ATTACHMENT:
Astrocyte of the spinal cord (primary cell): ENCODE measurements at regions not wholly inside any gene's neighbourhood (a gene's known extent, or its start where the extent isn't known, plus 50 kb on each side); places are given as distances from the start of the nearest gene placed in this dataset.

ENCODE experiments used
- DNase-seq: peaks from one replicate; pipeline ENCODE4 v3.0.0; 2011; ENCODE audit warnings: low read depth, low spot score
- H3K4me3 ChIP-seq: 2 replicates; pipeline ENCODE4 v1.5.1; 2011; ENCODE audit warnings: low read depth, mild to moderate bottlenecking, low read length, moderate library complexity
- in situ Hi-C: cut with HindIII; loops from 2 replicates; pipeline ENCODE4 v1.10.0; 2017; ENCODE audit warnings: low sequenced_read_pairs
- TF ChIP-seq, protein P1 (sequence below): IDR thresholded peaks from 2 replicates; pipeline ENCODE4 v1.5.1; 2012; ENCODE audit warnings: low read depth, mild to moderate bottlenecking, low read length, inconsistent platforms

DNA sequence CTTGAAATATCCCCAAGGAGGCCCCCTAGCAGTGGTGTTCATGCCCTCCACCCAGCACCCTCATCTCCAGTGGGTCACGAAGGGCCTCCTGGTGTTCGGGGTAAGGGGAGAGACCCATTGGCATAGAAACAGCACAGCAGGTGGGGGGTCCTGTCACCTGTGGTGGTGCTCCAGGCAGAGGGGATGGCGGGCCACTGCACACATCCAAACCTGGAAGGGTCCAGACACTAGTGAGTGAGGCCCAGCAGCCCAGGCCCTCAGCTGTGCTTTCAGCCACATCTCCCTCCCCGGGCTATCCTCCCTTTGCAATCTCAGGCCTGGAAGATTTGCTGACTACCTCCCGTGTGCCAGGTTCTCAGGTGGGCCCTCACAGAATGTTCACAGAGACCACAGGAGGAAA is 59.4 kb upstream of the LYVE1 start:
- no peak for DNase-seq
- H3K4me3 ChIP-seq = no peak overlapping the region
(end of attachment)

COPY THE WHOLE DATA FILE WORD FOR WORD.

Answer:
Astrocyte of the spinal cord (primary cell): ENCODE measurements at regions not wholly inside any gene's neighbourhood (a gene's known extent, or its start where the extent isn't known, plus 50 kb on each side); places are given as distances from the start of the nearest gene placed in this dataset.

ENCODE experiments used
- DNase-seq: peaks from one replicate; pipeline ENCODE4 v3.0.0; 2011; ENCODE audit warnings: low read depth, low spot score
- H3K4me3 ChIP-seq: 2 replicates; pipeline ENCODE4 v1.5.1; 2011; ENCODE audit warnings: low read depth, mild to moderate bottlenecking, low read length, moderate library complexity
- in situ Hi-C: cut with HindIII; loops from 2 replicates; pipeline ENCODE4 v1.10.0; 2017; ENCODE audit warnings: low sequenced_read_pairs
- TF ChIP-seq, protein P1 (sequence below): IDR thresholded peaks from 2 replicates; pipeline ENCODE4 v1.5.1; 2012; ENCODE audit warnings: low read depth, mild to moderate bottlenecking, low read length, inconsistent platforms

DNA sequence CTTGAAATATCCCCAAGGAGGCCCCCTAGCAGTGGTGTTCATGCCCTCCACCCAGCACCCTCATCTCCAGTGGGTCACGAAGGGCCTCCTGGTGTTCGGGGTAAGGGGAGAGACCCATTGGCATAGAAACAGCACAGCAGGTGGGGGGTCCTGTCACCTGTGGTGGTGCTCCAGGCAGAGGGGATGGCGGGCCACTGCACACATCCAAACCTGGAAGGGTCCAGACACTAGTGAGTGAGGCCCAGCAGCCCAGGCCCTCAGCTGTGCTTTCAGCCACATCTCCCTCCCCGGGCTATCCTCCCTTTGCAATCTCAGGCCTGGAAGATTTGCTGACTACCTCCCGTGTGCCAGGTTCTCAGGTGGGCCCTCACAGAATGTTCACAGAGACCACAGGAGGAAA is 59.4 kb upstream of the LYVE1 start:
- no peak for DNase-seq
- H3K4me3 ChIP-seq = no peak overlapping the region